Loading...

“Who is our brother? Who is our sister?”

2013-04-03T12:48:45+00:00

Homily at the Good Friday “Service of the Passion” (Excerpt)
by Aloysious Mowe SJ
 
DSC03855 - Version 3
 
We are prone to putting others on trial, making them wait for our judgment. I suspect that religious people can be more prone to do this than those who are not religious.

“Those whose faith is not the same as ours; or those whose sexuality we cannot, or refuse, to understand; we sit in judgment, do we not? We put them on trial, and we condemn them to shame, or exclusion.”

When the High Priest and then Pilate put Jesus on trial, they think they are sitting in judgment over Jesus; what they do not realise is that they open themselves up to judgment instead. The High Priest, who of all people should have known what the Messiah would be like, cannot recognise him. He has the words, the theology, the religious feelings – but in his power and religious certainty he has set up a barrier between himself and God.

Pilate’s interrogation of Jesus is all about power, and territory, kingship, and kingdoms, and the use of violence to defend power. That there is another way of living, of seeking and living according to the truth, whatever the cost, makes no sense to him.

We evaluate, sift, one another all the time: and yet we are the ones on trial when we do this. At his trial and in his Passion, Jesus encounters at every level the hostility of others, the hostility of the world.

“Any refugee, any person different from the community by reason of race, sexuality, or gender, knows what it is to feel this hostility. We are called to be bearers not of hostility, but of hospitality, the hospitality of God, whatever the cost may be.”

Last night in a juvenile prison in Rome, Pope Francis washed the feet of twelve young offenders. He became the first Pope to wash the feet of women; and among the twelve, there was also two Muslims.

Each of us should ask, what part of our consciousness, our sense of whom we are, of what Church should be, is called into question by this.

“Who is our brother? Who is our sister?”

I think the Pope’s actions put us on trial, challenges our securities.

Everything is taken away from Jesus at his trial and Passion.

“Can we take the risk and abandon everything that keeps us peaceful, secure and safe and certain, so that we can encounter, naked, the one who loves us?”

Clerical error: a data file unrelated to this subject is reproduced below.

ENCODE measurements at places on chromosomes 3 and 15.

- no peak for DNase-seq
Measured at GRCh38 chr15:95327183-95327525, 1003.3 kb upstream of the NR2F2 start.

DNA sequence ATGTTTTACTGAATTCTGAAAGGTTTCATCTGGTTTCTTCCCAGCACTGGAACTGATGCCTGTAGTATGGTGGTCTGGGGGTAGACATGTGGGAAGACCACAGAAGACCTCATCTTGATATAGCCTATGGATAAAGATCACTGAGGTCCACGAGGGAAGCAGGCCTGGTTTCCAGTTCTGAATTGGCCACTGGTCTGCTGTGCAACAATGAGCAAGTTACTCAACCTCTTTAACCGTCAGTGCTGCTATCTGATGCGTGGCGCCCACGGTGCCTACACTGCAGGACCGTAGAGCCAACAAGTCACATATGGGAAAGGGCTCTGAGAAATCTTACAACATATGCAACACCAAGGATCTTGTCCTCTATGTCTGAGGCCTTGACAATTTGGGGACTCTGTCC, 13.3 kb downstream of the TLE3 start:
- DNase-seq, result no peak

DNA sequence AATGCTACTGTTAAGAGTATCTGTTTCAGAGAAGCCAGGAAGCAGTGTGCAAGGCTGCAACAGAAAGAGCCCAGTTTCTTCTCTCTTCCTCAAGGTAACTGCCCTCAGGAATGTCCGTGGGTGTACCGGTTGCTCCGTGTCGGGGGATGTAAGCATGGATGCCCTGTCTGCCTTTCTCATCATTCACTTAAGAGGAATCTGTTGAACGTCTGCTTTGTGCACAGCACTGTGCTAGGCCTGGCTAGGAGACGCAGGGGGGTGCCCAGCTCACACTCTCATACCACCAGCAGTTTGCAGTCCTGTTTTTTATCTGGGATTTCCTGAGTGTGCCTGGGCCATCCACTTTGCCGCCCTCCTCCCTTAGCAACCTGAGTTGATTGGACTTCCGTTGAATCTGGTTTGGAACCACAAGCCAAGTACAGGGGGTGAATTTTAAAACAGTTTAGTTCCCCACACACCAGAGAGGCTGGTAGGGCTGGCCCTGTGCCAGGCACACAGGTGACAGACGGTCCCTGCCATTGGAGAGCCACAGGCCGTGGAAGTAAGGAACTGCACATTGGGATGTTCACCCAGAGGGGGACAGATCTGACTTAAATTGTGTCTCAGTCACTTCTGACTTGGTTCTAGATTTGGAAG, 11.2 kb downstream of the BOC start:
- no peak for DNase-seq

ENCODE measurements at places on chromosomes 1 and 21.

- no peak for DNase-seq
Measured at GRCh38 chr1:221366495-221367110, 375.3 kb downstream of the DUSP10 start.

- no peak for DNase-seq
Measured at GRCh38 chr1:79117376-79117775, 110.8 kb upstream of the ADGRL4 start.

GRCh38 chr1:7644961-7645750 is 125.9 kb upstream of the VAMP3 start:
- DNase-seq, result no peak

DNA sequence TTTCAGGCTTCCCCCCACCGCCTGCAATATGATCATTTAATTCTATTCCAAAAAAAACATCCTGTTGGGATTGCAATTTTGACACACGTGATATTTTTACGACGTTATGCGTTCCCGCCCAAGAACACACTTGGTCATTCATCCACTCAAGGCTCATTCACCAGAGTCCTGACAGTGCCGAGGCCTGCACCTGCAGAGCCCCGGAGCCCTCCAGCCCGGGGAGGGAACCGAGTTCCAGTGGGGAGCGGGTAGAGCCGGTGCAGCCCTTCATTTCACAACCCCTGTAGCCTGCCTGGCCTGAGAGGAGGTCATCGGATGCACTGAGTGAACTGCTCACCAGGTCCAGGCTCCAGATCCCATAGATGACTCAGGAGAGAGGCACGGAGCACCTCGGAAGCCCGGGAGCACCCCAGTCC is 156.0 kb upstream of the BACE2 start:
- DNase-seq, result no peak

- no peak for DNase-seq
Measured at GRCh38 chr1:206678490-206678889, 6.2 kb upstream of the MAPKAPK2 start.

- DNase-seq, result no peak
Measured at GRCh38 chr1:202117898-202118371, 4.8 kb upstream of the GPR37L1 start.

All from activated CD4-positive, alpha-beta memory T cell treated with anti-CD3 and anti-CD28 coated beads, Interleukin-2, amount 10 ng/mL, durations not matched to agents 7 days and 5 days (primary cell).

Click on arrow to play YouTube VIDEO of Good Friday at St Canice’s – 1 min 40 secs

 

 
DSC03863
 
DSC03854
 
DSC03855
 
Pope Francis kisses the foot of a prisoner at Casal del Marmo youth prison in Rome

4 Comments

  1. Mark July 2, 2013 at 10:19 am - Reply

    “Those whose faith is not the same as ours; or those whose sexuality we cannot, or refuse, to understand; we sit in judgment, do we not? We put them on trial, and we condemn them to shame, or exclusion.”“Who is our brother? Who is our sister?” “Any refugee, any person different from the community by reason of race, sexuality, or gender, knows what it is to feel this hostility. We are called to be bearers not of hostility, but of hospitality, the hospitality of God, whatever the cost may be.” http://www.youtube.com/watch?v=D2drzZ4IotA

    • mmus July 4, 2013 at 9:31 am - Reply

      Thank you, Mark. I believe Father Aloysious was also reinforcing the imperative that we extend hospitality and and accept all persons without judgment.

      • Mark July 4, 2013 at 8:16 pm - Reply

        It is all very well to dress in red- as many priests do, but to live the wounds of Christ, as many TG people live – without being offered a sincere helping hand, from a Christian community, is all together another story. As I have not found any helpful links in regards to help being offered to TG people in Sydney, on this web thus far, I am wondering if restoring serenity, self respect, faith in God and human kindness in the most vulnerable in our society, is truly at the heart of your community? Providing advice, by posting helpful Christian links on your site, in regards to employment- health and other, would enable TG people -to feel embraced by Him, embrace the Christ you preach we must embrace, and perhaps one day feel comfortable enough to join you at the Eucharistic table. The words ‘brothers’ and ‘sisters’ mean nothing unless the most vulnerable in our society are loved as such. Moreover, words such as ‘hospitality’ and ‘acceptance’ should nowadays be replaced with ‘unconditional love’ and ‘ a profound desire to sincerely help’. As the most vulnerable, including TG people in society, are too shy to ask for this deep form of love and much needed help.

        • mmus August 26, 2013 at 5:26 pm - Reply

          Dear MArk, At St Canice’s we embrace and welcome all, and invite you to join us at any time for our celebration of the Eucharist.

Leave A Comment